James Newman, co-founder of the National Videogame Archive (NVA) thinks that the real value of let’s plays is in suggesting a model for game preservation. Newman’s approach to games preservation is perhaps controversial, stepping away from direct preservation of games themselves.
“My position is one that shifts away from a predominantly software preservation-based approach,” said Newman, “and towards an approach that recognises the central importance of play in constituting the object of our interest. It’s a shift from game preservation to gameplay preservation. I want to ensure that we have a good record of how games were played.”
Newman said that it’s counter intuitive to think that capturing footage of a game turns it from something dynamic into something somehow more static or frozen. “Once you have a sequence of gameplay captured as video you can do things with it that are hard or even impossible during the moment of play,” he explained. “You can freeze frame, rewind, zoom in… In short, you have available the language and grammar of video editing at your disposal. You can scrutinise what’s happening in new ways. You can overlay information, annotate, compare different versions and sequences. The play isn’t absent, the play is right there. Just because games have to be played or co-created doesn’t mean it’s me that has to do the playing!” The NVA calls these particular exhibits “Game Inspectors”.
Despite their benefits to game preservation, YouTube let’s plays, much like many aspects of video game preservation, exist in a complicated legal situation. When you hear “DMCA” it refers to the Digital Millennium Copyright Act, which gives a game’s copyright owners the right to issue those DMCA takedown orders. YouTube videos can preserve the social impact and community of video games, they can themselves disappear without warning.
While some copyright owners have been eager to cooperate with YouTubers — Devolver Digital has a page on their website specifically to tell YouTubers and streamers that they are free to stream and monetise Devolver video games — not all publishers have been so willing. Because the modern world moves faster than the legal system, it’s not entirely clear if the inclusion of the YouTuber’s reactions and commentary amounts to fair use or not.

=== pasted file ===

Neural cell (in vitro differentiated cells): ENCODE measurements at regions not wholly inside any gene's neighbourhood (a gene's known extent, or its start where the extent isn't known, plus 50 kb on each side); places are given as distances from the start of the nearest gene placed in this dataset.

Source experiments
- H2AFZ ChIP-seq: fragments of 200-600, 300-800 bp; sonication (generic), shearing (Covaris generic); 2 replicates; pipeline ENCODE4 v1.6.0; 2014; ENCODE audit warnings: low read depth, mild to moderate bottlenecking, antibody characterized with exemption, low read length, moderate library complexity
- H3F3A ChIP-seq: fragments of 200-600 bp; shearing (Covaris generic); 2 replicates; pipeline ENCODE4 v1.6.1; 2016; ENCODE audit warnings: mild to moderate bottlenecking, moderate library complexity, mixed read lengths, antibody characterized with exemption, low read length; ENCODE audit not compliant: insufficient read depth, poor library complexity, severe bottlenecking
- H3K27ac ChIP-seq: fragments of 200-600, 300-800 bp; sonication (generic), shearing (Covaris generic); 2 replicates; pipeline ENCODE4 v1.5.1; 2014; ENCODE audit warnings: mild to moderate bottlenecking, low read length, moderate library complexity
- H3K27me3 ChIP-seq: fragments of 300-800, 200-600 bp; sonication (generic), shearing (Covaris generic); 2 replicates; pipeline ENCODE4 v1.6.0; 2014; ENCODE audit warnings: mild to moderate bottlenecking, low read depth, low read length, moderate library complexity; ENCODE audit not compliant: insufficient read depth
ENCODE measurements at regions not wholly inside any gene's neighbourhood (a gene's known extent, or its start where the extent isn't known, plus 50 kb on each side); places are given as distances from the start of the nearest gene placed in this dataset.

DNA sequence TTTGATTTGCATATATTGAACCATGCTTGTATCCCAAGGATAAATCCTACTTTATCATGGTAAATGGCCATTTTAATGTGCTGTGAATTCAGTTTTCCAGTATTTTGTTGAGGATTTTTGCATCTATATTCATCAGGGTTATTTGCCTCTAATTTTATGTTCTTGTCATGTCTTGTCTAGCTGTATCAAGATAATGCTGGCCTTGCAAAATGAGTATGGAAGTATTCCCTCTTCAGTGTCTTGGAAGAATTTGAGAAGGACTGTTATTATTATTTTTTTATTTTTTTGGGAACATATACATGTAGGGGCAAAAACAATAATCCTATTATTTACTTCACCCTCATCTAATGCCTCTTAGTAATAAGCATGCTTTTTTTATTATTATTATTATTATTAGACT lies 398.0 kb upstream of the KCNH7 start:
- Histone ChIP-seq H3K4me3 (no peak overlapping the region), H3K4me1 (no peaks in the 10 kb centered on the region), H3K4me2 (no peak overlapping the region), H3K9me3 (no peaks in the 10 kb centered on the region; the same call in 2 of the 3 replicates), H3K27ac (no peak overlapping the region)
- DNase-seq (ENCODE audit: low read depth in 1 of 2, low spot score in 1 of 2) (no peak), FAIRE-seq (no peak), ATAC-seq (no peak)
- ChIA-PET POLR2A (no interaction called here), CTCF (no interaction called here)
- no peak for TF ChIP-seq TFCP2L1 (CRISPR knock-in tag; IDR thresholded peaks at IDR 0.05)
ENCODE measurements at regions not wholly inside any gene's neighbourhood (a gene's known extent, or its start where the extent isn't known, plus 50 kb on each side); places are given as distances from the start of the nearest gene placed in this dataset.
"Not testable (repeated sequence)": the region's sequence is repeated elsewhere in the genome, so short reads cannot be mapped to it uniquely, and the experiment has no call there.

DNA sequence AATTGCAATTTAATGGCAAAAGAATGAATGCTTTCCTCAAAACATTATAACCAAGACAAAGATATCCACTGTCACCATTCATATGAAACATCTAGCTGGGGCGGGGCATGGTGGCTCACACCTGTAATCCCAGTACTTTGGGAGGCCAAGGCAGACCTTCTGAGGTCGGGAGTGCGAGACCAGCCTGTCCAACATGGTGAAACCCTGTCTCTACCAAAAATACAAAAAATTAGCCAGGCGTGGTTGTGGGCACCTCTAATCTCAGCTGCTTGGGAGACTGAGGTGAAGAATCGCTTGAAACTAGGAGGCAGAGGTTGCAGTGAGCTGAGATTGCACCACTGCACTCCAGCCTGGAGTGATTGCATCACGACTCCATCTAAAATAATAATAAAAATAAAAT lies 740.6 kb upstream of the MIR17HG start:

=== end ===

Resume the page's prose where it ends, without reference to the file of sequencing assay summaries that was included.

“There are certainly some definitive Let’s Plays that are significant in their own right, and I would want to ensure were preserved,” said Newman. “Given that platforms such as Twitch and YouTube are privately-owned companies, that these videos are currently available does not guarantee their future availability.” He believes that web archiving is going to be an important tool in the game preservation arsenal, which is why the NVA has worked with the British Library to capture key materials that currently only exist online.
Perhaps the most high profile case of a DMCA takedown notice being issued to a YouTuber over a game is PewDiePie receiving a strike from Campo Santo. The Firewatch developers objected to Pewd’s most recent heated gaming moment of the time (i.e.: racism). Sean Vanaman Tweeted at the time that he was “sick of this child getting more and more chances to make money off of what we make”, but also acknowledged they were complicit in the situation, since they had surely made money from the video, which had almost 6 million views. Firewatch was review bombed on Steam followed the announcement.
Few are willing to test the legality of this situation. While some publishers are notorious for issuing DMCA takedowns, or demonetising videos featuring their games, the full tensile strength of let’s plays has yet to be tested in court. Nobody seems to want to be the one to risk ruining a mutually beneficial relationship by setting a legal precedent. That Campo Santo situation illustrates the tricky legal area that let’s plays exist in. While the Firewatch DMCA was motivated by the honourable goal of telling Pewdiepie to go fuck himself, it also shows that these videos can be taken down at the whim of the copyright holder. If a publisher wishes all traces of a game to be removed, they theoretically have the power to do so. It’s unfortunate that currently let’s plays can disappear just as easily as the games they depict
As such, YouTube’s value for preserving games is complicated. Not only can the videos themselves disappear at any moment, but the extent to which they preserve the true experience of these games is questionable. Preservation of this kind isn’t a perfect science. At its best you’ll find streamers like Soapywarpig, who perfectly encapsulates the impact a lost game made on gaming culture, but sometimes it’s more akin to a confused summary written in sand by a racist child. Even in their current state let’s plays are an important part of video game history, so it’s probably an idea to look at how we can improve that currently imperfect science.